Thursday, 21 July 2016

130 TONS IN CHUTES.

When it comes to Waratah spar deck coal controversy is synonymous with the very mystery itself. I eventually came to the conclusion that when Waratah departed Durban for the last time, 240 - 300 tons of coal on the spar deck were loaded intentionally. It helped reduce the GM from 1.9 ft. to 1.5 ft. (or 1.35 ft.). The reason for doing this, the over-improved GM brought with it an equally improved righting force which caused a 'jerk' on the voyage over from Australia. This 'jerk' was in part responsible for a passenger falling on deck:

 http://waratahrevisited.blogspot.com/2015/12/spar-deck-coal-was-necessary.html

When Waratah was loaded at Durban the main chute fore of the funnel on the bridge deck was utilized. It was claimed that coal was loaded to within 2 ft. of the opening of the chute. We know that the chute/s could hold 130 tons of coal, all of which contributed to weight up to the spar deck AND ABOVE. It is interesting that this additional weight issue was not raised in the context of spar deck coal contributing to GM instability.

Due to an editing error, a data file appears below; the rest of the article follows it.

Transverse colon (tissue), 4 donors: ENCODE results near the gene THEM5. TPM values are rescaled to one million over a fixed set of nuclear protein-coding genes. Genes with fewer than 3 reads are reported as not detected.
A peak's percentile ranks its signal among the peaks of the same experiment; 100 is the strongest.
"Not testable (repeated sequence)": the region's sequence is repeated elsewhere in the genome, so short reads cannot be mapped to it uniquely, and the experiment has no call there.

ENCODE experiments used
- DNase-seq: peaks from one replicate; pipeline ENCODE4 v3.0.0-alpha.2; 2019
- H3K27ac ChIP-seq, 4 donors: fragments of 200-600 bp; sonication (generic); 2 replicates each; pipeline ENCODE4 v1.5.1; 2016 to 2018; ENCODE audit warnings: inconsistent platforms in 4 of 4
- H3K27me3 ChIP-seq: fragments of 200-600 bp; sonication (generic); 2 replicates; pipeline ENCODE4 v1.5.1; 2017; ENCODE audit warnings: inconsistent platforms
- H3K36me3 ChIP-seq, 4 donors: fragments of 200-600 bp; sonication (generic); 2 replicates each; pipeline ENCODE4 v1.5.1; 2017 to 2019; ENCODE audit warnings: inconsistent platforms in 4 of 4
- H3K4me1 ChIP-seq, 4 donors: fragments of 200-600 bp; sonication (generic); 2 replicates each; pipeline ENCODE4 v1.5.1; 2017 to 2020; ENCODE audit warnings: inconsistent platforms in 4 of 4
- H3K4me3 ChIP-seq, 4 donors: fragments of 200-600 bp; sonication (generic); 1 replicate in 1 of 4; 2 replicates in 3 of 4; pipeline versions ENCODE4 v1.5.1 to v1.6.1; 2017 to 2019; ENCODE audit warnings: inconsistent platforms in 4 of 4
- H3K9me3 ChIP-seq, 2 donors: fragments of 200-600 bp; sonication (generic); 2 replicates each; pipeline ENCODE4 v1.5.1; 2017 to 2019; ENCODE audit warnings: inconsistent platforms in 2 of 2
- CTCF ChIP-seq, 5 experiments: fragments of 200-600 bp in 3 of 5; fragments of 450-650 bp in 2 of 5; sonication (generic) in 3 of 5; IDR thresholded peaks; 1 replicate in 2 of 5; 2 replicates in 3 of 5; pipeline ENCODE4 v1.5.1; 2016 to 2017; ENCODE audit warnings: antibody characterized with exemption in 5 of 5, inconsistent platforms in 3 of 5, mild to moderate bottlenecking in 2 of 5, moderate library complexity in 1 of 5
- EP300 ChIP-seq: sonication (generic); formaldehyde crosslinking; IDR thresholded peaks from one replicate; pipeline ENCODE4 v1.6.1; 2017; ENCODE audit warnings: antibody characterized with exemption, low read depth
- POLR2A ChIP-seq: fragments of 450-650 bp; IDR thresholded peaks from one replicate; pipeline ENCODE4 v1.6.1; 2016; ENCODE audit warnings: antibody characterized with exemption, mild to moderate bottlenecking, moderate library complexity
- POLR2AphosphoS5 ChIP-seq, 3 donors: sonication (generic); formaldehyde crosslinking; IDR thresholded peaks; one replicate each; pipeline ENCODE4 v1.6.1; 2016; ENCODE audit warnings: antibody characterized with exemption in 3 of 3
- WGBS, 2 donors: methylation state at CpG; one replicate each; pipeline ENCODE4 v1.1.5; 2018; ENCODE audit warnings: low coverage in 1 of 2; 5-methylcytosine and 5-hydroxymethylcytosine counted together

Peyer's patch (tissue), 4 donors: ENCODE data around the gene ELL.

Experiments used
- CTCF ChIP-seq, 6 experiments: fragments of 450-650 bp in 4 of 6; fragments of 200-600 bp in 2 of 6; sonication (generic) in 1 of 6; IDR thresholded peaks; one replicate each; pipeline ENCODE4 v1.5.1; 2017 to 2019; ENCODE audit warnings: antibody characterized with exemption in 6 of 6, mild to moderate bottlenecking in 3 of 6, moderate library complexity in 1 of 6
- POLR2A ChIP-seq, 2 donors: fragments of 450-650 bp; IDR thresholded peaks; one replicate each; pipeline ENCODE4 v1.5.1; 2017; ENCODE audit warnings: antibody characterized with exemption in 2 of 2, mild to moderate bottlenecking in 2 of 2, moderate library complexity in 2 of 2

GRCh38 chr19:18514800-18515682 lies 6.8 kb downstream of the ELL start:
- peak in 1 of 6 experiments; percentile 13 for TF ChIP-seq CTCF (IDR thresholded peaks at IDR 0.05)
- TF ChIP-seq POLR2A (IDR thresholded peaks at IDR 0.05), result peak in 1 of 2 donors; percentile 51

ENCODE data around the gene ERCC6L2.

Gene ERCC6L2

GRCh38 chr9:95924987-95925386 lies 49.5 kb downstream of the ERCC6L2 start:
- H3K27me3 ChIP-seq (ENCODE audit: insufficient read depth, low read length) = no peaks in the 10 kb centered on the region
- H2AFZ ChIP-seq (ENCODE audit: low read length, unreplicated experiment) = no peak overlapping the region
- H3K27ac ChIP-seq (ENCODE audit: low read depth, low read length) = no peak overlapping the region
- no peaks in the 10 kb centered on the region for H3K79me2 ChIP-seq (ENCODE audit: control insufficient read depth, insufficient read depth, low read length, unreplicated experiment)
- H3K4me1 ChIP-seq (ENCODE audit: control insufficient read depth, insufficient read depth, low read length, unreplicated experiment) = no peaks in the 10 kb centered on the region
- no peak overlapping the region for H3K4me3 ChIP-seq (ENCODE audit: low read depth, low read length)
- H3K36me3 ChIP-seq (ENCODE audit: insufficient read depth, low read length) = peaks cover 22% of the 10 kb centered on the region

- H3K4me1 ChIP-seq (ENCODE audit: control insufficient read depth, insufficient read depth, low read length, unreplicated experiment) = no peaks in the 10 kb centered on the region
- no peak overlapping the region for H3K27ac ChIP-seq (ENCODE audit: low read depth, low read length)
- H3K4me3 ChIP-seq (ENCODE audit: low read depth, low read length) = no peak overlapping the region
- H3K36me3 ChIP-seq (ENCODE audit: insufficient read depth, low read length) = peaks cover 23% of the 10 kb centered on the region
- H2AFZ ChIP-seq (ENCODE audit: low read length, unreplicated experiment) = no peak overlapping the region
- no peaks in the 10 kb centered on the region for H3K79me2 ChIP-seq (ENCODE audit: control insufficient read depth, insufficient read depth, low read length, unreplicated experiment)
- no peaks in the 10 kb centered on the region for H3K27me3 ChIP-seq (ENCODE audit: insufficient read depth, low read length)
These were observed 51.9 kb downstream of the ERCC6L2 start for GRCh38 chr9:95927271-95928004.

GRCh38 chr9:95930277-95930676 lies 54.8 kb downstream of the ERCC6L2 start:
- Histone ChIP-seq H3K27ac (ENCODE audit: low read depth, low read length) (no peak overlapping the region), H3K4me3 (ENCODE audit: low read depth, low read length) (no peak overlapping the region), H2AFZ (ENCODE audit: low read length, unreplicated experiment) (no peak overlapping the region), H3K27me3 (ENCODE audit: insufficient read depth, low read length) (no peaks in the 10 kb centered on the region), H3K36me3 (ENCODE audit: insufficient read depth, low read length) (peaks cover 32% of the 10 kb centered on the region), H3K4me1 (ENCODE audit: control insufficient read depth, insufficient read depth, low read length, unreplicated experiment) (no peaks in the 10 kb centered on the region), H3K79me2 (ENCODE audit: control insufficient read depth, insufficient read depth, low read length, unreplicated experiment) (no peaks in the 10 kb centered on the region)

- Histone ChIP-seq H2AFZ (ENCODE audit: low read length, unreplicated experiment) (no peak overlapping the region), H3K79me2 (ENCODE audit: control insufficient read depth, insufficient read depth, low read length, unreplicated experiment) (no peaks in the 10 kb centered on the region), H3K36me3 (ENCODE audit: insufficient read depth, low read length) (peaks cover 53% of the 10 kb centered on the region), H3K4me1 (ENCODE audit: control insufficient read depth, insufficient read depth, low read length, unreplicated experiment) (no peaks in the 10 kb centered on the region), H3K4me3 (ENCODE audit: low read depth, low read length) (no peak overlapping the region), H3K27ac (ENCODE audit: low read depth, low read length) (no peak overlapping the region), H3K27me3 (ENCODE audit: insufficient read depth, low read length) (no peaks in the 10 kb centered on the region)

Coal in the chute should have been just as contentious.

What I find interesting and illuminating is that Captain Ilbery (and Mr Hodder) must have ordered such loading to reduce the GM to a more satisfactory level. It would be one thing to have carelessly loaded 240 tons of coal on the spar deck of a top heavy steamer, but to have left coal in the chute as well points to only one thing: all of this was done intentionally.

When Waratah experienced top heaviness issues during her maiden voyage, the coal chutes were left empty on departure from Sydney and there was NO coal on the spar deck. I have never for one moment believed Captain Ilbery and his officers were negligent. Their lives were also at stake!





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